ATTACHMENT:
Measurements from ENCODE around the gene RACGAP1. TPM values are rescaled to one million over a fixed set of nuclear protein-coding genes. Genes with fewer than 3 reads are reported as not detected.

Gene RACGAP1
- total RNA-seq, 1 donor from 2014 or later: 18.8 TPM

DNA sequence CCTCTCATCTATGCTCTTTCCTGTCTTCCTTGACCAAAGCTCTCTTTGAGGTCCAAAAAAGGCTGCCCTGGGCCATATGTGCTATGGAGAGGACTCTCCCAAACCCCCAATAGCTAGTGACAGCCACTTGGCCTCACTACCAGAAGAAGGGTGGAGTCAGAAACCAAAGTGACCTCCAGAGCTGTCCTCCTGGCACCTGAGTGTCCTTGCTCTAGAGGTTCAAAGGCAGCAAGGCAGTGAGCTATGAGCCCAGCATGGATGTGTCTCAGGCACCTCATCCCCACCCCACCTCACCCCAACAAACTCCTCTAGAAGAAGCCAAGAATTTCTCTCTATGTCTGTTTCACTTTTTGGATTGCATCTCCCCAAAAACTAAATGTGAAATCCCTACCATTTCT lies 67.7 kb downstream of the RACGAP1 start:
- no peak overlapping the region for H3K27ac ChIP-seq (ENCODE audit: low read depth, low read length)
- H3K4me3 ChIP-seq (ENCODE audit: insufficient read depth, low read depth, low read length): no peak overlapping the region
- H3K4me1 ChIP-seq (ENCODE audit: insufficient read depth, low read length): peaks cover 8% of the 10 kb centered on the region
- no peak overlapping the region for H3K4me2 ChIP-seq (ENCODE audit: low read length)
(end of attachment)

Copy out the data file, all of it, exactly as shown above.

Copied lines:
Measurements from ENCODE around the gene RACGAP1. TPM values are rescaled to one million over a fixed set of nuclear protein-coding genes. Genes with fewer than 3 reads are reported as not detected.

Gene RACGAP1
- total RNA-seq, 1 donor from 2014 or later: 18.8 TPM

DNA sequence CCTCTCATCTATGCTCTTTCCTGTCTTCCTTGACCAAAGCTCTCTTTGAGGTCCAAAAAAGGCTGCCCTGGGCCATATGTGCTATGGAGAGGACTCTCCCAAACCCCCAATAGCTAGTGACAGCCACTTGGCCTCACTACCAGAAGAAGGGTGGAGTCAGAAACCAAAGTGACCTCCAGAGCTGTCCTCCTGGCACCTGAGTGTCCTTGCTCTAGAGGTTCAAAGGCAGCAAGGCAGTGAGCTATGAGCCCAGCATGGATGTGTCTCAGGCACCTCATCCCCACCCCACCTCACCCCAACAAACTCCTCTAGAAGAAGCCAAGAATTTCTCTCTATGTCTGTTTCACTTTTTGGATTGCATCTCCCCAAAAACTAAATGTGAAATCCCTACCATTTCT lies 67.7 kb downstream of the RACGAP1 start:
- no peak overlapping the region for H3K27ac ChIP-seq (ENCODE audit: low read depth, low read length)
- H3K4me3 ChIP-seq (ENCODE audit: insufficient read depth, low read depth, low read length): no peak overlapping the region
- H3K4me1 ChIP-seq (ENCODE audit: insufficient read depth, low read length): peaks cover 8% of the 10 kb centered on the region
- no peak overlapping the region for H3K4me2 ChIP-seq (ENCODE audit: low read length)